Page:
The answer to this question is that our perception of sights and sounds occurring together is actually an illusion constructed by the brain, which actively synchronises imput from the different areas of the somato-sensory cortex. Arguably, though, this, too, need not concern anyone except philosophers since the brain is not conjuring the appearance of synchrony out of nothing – it is not an act of pure imagination – but is merely re-assembling elements that that have fallen out of step in their journey from source to destination.

However, the brain’s role in all of this is not as innocent as it may appear. If it were merely compensating for delays and differentials, the factors mentioned here would be of no real consequence. But the more worrying truth is that, in many instances, the brain doesn’t just put things back together, but subtly alters them as it does so.

The evidence for this is now almost overwhelming. In one experiment, subjects are asked to look at a screen on which two different images are projected in very quick succession. The first image is of a blue dot in the top left hand corner of an otherwise blank screen. The second image is of a red dot in the bottom right hand corner of the screen. But though the subjects are actually witnessing two discrete events, when asked to describe what they have seen, they invariably report that the dot moved diagonally across the screen, changing from blue to red midway. Now, since this moment of transition never actually occurred, it is clear that the brain has interpolated this third event in order to make sense of the two events that it had really witnessed.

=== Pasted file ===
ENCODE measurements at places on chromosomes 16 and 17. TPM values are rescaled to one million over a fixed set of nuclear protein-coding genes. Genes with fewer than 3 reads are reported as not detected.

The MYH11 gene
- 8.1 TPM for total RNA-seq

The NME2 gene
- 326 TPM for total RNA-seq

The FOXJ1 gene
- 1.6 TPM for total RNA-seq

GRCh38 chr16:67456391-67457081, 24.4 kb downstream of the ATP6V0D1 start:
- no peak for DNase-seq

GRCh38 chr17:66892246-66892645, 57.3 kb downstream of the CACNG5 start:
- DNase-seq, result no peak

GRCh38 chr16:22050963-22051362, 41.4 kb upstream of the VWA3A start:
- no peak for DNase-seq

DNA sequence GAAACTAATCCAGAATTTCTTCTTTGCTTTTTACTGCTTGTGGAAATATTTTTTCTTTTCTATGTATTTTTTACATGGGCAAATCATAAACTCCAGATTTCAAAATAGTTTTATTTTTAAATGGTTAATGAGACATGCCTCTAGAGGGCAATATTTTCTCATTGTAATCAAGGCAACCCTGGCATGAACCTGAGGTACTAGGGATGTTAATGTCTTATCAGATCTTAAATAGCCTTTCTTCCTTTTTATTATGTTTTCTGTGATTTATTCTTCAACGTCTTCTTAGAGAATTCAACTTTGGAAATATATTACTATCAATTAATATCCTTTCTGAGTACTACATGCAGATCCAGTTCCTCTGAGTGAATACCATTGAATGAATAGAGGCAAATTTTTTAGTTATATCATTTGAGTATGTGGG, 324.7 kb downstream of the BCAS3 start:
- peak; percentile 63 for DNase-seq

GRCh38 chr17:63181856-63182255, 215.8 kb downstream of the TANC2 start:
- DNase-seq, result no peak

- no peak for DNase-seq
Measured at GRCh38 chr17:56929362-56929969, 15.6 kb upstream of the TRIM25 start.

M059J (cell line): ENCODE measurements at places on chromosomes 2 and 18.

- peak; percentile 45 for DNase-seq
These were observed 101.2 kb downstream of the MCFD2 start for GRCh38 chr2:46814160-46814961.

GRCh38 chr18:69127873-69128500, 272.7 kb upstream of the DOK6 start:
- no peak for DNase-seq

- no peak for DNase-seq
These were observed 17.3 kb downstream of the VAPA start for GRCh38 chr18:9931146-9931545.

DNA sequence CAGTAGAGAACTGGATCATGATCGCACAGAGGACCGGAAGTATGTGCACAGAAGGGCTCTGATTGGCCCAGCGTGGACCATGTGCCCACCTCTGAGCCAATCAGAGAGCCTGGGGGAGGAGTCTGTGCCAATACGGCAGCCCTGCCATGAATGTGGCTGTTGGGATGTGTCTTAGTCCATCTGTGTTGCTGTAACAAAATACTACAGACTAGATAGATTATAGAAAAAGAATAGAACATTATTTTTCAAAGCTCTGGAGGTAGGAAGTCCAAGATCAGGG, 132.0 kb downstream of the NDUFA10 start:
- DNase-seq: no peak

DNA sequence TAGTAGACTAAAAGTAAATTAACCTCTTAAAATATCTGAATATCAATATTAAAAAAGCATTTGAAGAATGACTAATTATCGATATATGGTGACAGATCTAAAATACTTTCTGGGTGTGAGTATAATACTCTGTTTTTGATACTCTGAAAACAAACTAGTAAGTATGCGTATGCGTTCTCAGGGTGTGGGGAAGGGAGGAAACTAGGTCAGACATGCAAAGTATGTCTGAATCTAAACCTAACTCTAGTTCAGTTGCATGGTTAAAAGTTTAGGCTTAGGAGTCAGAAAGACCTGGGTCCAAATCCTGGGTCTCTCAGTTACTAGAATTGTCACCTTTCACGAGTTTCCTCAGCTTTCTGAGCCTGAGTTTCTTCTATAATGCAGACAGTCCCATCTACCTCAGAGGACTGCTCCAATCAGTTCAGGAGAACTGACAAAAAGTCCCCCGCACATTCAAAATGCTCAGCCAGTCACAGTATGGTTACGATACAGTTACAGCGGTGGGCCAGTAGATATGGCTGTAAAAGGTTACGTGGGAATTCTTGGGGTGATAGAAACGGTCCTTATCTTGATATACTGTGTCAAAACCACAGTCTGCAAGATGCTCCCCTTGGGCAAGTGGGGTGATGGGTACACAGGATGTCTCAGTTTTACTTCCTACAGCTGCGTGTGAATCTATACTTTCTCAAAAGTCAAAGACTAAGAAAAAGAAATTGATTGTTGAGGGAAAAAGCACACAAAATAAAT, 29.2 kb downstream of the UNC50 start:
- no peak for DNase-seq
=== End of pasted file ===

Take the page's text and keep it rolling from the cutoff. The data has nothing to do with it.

Considered in isolation this odd misperception might be considered a mere curiosity. But the literature of cognitive psychology is full of experiments demonstrating this same tendency on the part of the brain to insert things into its account of events in order to construct an intelligible narrative – even if this means distorting or misrepresenting reality. From the brain’s point of view, it is far more important for things to make sense than for things to be true.

Consequently, it isn’t just that our ‘now’ is always already a ‘then’. The ‘present’, as it is given to us, is often something that never happened in the first place. And if our brain might be fooling us about what is going on in the external world, what other tricks might it be playing on us with respect to the perception of our internal world – the thoughts and emotions that the lyric poem is meant to capture?

4 thoughts on “When Am I?: Poetry and the Present Moment.

  1. Simon Bowden

    I am reading some Michael Donaghy at the moment – I am struck by how he achieves a very rich voice by opening up different sides of his personality and character – so you’re never quite sure where he’s coming from next. Curiously his shifting and maybe sometimes imaginary selves make him a very human poet.


    • I agree. He is like John Donne, in that respect. In fact, I see him as a modern metaphysical poet. You might be interested to know that we may be having a Micheal Donaghy evening at Enfield Poets in March. I will keep you posted.


  2. Alan

    I really liked this, I read it on the go, with Michael Donaghey’s Shape of the dance in my bag so it was lovely to see how you had used one of his poems to elucidate what you are saying. I will read it again more calmly, thanks thanks it was very stimulating,

    best Wishes

    lynn-marie >